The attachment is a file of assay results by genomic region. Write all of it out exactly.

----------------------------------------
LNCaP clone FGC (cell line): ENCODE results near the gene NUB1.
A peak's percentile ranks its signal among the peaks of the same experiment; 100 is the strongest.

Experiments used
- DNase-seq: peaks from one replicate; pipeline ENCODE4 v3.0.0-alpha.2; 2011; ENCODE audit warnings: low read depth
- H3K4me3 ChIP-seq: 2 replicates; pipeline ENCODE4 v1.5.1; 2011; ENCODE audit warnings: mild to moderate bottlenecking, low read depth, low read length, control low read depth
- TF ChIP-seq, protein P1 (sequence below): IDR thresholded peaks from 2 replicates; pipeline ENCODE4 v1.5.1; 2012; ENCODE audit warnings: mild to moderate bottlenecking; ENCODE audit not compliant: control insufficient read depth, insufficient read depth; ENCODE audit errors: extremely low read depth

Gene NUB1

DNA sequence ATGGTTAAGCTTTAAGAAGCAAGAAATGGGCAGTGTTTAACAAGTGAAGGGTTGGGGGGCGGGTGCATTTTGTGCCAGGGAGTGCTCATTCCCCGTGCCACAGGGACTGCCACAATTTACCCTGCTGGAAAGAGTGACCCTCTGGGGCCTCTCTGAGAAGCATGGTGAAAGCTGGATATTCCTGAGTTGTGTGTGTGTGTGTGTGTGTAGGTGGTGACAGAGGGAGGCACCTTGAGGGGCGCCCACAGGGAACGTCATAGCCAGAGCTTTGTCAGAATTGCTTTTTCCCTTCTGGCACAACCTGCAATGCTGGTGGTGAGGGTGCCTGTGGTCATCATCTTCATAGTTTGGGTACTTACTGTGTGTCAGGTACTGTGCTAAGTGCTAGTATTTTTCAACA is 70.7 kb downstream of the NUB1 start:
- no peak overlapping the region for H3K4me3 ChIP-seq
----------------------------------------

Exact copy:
LNCaP clone FGC (cell line): ENCODE results near the gene NUB1.
A peak's percentile ranks its signal among the peaks of the same experiment; 100 is the strongest.

Experiments used
- DNase-seq: peaks from one replicate; pipeline ENCODE4 v3.0.0-alpha.2; 2011; ENCODE audit warnings: low read depth
- H3K4me3 ChIP-seq: 2 replicates; pipeline ENCODE4 v1.5.1; 2011; ENCODE audit warnings: mild to moderate bottlenecking, low read depth, low read length, control low read depth
- TF ChIP-seq, protein P1 (sequence below): IDR thresholded peaks from 2 replicates; pipeline ENCODE4 v1.5.1; 2012; ENCODE audit warnings: mild to moderate bottlenecking; ENCODE audit not compliant: control insufficient read depth, insufficient read depth; ENCODE audit errors: extremely low read depth

Gene NUB1

DNA sequence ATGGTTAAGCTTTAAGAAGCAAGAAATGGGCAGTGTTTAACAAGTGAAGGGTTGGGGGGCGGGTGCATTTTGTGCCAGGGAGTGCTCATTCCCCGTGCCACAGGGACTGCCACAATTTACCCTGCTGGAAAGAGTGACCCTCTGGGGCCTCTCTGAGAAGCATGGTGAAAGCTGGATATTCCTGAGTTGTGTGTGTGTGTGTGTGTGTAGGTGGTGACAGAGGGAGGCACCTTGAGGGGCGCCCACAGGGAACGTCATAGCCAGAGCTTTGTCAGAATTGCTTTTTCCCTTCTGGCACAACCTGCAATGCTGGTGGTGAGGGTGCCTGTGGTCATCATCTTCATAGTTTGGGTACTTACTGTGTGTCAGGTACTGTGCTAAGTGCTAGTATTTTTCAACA is 70.7 kb downstream of the NUB1 start:
- no peak overlapping the region for H3K4me3 ChIP-seq